Back to Listing

Whitewashing with Greenwash leads to Eyewash

07 March 2011

What's green, tells porkies and is slippery? Answer - a lot of printers, publishers and paper merchants who are being 'economical with the truth' - greenwashing - where genuine environmental credentials are concerned. Kristina Holdorf is wise to the tricks greenwashers get up to and gives some timely advice on what to look out for, and stay clean as well as green.

Should we believe everything we see and hear or is it time we sifted through the gravel, like panning for real gold, to find out what's of value and what's not in terms of environmental credentials. Be warned! There is fool's gold out there.

In the last 12 months the number of businesses, including products and services, claiming to embrace the concept of 'sustainable development' has risen sharply. This is evident from the number of advertisements which use images of pristine nature to sell a product, or claim outright that certain products or practices are 'eco-friendly' and 'sustainable.' But how do you, or even your customers, distinguish between genuine business efforts to 'come clean,' and cynical, superficial public relations marketing known as 'greenwashing.'


In the paper industry there are a number of terms that are used to describe a product's environmental features and by analysing them one by one we can determine what they actually mean and they should be valued in terms of environmental attributes.


What does this mean precisely? Does it mean it has great social skills? This is a typical example of a greenwash statement and should only be used as a generic term. What ever you do, don't state; \"This was printed on environmentally friendly paper,\" on the next annual report!


This term is one of the favourites used by mills and merchants to describe from where the pulp has been derived. If you have a look at any paper green guide you will notice 90 percent of all products have ticks in this box. That means it's good, right? Well maybe, maybe not. You see, to have pulp derived from well-managed or sustainable forest means that it does not come from old growth areas and has been planted for pulp production. But is that enough?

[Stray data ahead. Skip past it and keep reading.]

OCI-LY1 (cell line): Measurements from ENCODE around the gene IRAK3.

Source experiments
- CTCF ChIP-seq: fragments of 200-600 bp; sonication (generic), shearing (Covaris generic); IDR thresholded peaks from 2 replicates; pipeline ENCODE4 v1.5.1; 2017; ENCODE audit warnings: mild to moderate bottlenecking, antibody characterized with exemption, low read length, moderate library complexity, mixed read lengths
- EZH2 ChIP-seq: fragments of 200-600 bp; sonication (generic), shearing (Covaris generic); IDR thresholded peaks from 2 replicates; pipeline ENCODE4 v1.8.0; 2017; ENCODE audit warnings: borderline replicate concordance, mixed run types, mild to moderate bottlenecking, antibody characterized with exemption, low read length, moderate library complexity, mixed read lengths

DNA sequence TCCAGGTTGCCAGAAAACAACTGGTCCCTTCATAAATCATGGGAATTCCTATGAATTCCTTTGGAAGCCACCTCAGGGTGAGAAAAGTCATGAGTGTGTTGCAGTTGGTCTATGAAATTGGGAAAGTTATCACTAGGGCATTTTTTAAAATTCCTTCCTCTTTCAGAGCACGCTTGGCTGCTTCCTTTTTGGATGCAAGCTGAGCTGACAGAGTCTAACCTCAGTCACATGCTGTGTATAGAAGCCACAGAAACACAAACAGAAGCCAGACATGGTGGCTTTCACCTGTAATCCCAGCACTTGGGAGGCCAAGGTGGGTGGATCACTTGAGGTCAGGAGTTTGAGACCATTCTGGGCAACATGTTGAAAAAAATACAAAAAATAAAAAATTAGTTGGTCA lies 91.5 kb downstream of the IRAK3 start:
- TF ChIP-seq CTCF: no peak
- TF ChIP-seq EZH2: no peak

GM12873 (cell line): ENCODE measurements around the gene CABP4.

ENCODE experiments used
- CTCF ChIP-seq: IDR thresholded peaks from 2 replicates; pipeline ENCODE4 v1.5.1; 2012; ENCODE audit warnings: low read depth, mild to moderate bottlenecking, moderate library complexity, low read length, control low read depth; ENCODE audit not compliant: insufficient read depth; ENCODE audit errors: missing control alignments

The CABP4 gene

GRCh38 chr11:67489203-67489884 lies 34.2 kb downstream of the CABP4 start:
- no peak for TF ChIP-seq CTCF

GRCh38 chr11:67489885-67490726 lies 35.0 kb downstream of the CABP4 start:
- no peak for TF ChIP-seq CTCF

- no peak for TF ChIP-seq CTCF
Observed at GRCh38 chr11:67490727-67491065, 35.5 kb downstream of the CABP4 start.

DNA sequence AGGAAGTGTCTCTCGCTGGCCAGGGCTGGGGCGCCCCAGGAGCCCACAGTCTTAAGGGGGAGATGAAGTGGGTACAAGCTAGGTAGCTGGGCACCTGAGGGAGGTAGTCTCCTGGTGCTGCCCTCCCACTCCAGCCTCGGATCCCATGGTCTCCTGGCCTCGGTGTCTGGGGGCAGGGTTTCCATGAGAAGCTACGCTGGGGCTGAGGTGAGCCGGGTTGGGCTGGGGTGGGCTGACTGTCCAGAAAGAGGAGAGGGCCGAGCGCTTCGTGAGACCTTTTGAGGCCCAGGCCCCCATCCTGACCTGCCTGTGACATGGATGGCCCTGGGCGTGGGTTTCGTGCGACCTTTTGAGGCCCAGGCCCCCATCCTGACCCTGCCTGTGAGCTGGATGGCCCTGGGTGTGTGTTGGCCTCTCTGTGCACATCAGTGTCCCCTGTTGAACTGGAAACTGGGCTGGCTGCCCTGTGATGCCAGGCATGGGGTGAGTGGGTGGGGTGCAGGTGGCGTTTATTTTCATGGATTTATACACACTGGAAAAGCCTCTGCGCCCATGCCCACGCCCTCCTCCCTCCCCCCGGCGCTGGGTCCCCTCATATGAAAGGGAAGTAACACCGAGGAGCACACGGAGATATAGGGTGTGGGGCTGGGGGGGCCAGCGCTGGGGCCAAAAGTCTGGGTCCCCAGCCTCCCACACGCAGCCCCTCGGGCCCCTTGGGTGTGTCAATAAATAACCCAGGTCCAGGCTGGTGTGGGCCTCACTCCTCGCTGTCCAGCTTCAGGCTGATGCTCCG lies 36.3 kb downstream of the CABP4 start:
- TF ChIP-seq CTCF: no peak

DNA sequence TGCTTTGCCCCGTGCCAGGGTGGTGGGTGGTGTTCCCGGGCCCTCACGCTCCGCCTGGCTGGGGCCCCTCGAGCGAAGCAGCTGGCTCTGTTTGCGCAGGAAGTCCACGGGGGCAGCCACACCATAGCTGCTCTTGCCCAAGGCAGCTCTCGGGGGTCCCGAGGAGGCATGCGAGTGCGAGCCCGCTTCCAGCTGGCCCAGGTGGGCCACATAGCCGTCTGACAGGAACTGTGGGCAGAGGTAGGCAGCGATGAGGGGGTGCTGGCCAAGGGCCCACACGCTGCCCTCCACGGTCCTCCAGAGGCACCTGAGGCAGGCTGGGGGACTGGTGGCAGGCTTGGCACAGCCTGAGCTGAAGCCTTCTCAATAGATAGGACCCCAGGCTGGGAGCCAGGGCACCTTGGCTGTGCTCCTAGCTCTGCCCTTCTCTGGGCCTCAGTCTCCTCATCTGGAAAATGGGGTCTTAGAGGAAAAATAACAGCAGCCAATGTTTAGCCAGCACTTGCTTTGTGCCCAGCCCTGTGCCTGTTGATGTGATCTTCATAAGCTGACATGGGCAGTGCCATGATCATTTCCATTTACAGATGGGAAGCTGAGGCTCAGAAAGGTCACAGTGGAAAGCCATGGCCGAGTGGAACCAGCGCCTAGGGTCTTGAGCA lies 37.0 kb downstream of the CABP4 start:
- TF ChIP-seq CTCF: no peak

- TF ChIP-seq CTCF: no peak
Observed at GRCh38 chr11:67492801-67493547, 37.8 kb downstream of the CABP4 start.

To illustrate this, I have a vegie patch in my garden which I planted and I water in accordance to water restrictions and so forth. I don't use any spray which is harmful to the environment and I give away what I can't use. Am I being sustainable? Well without a third party coming out and having a look, I failed to tell you that I make my two young boys pull the weeds out on 42 degree days without a break and get them to put fertilizer on the garden beds without gloves or a mask. It changes the picture a little now.

So if you see a product has a claim that it is derived from sustainable sources, do a Pauline Hansen, \"please explain.\" Has it been independently certified and by whom? Is it an internationally recognized organization or is it a state or government based scheme?


A term proposed by the paper industry for virgin paper made from renewable resources such as managed tree plantations. It does not ensure environmentally sound paper and is another term for the above.


It's annual report season and the designer has received a brief from their client stating they want to print on recycled paper so they can use the recycled logo. Currently, there is no agreement on what the term means, beyond the fact that it contains recovered fibre which may be pre- and/or post-consumer.

Always ask your supplier what percentage of post-consumer waste is in the product. If you are going to use the recycled label, which is in public domain and any one can use it, my suggestion would be to state the percentage of post-consumer waste.


So how can a purchaser verify that a paper meets an expectation that it has sound credentials. The following were some recent comments made at a paper listening study:

\"Trust. And a healthy dose of skepticism, with verification.\" — Michael Snyder, Forester. \"Clear and unambiguous labelling with percent content by source.\" — Robert R. Bryan, Forest Ecologist, Maine Audubon. \"Currently, FSC is the only widely accepted international certification program among independent environmental advocacy groups.\"— Victoria Mills, Project Manager, Corporate Partnerships, Environmental Defense.

We've just briefly covered paper here but the same principle applies when purchasing inks or any other materials. By asking your suppliers for more detailed information you can compile your own environmental register of products that have been verified.

Kristina Holdorf is an advocate for environmental innovations within the print and paper industry with in-depth understanding of environmental certification systems, Corporate Social Responsibility (CSR)and GreenProcurement Policy writing. She is also a registered FSCChain of Custody Auditor for Scientific Certification Systems, California.\" For further information visit